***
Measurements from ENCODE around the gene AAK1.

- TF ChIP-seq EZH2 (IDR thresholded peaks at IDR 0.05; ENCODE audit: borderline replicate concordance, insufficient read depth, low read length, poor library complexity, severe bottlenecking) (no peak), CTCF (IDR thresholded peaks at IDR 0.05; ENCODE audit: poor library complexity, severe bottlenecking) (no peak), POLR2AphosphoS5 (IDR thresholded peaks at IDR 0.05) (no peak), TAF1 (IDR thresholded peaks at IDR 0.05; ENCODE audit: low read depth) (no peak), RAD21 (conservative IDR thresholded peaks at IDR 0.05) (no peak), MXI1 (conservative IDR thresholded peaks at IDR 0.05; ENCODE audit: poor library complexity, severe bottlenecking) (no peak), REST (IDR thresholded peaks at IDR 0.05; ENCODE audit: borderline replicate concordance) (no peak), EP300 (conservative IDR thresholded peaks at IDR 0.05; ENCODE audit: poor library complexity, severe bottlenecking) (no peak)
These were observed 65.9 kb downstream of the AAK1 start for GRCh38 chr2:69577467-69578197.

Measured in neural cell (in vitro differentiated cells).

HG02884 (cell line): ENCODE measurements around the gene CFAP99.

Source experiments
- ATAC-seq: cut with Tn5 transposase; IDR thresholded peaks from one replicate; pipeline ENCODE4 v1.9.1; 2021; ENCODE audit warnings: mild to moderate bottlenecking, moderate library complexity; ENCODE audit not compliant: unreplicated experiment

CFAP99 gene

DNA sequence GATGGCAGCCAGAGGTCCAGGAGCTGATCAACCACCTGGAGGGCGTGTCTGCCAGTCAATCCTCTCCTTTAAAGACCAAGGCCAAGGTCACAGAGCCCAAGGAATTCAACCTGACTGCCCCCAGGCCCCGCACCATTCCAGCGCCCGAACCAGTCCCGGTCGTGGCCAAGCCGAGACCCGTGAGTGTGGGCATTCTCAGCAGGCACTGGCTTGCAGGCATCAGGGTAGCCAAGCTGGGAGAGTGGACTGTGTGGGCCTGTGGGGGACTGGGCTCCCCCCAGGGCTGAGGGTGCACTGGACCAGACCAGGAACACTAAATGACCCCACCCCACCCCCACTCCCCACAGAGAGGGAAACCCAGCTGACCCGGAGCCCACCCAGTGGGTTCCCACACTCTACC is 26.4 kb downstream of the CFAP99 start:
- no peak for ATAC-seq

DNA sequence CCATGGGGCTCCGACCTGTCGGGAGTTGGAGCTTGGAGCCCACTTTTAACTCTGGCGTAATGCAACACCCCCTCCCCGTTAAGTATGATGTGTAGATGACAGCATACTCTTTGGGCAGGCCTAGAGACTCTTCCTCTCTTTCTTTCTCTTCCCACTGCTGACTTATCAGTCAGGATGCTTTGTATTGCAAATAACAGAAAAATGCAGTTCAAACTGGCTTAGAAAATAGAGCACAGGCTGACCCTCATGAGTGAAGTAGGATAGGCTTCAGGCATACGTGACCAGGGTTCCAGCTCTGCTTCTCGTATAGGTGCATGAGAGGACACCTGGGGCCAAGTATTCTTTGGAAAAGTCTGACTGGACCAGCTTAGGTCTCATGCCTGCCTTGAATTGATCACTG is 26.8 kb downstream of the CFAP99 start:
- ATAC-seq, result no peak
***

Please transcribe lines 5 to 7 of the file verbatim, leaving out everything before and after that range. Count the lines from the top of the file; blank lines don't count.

HG02884 (cell line): ENCODE measurements around the gene CFAP99.

Source experiments
- ATAC-seq: cut with Tn5 transposase; IDR thresholded peaks from one replicate; pipeline ENCODE4 v1.9.1; 2021; ENCODE audit warnings: mild to moderate bottlenecking, moderate library complexity; ENCODE audit not compliant: unreplicated experiment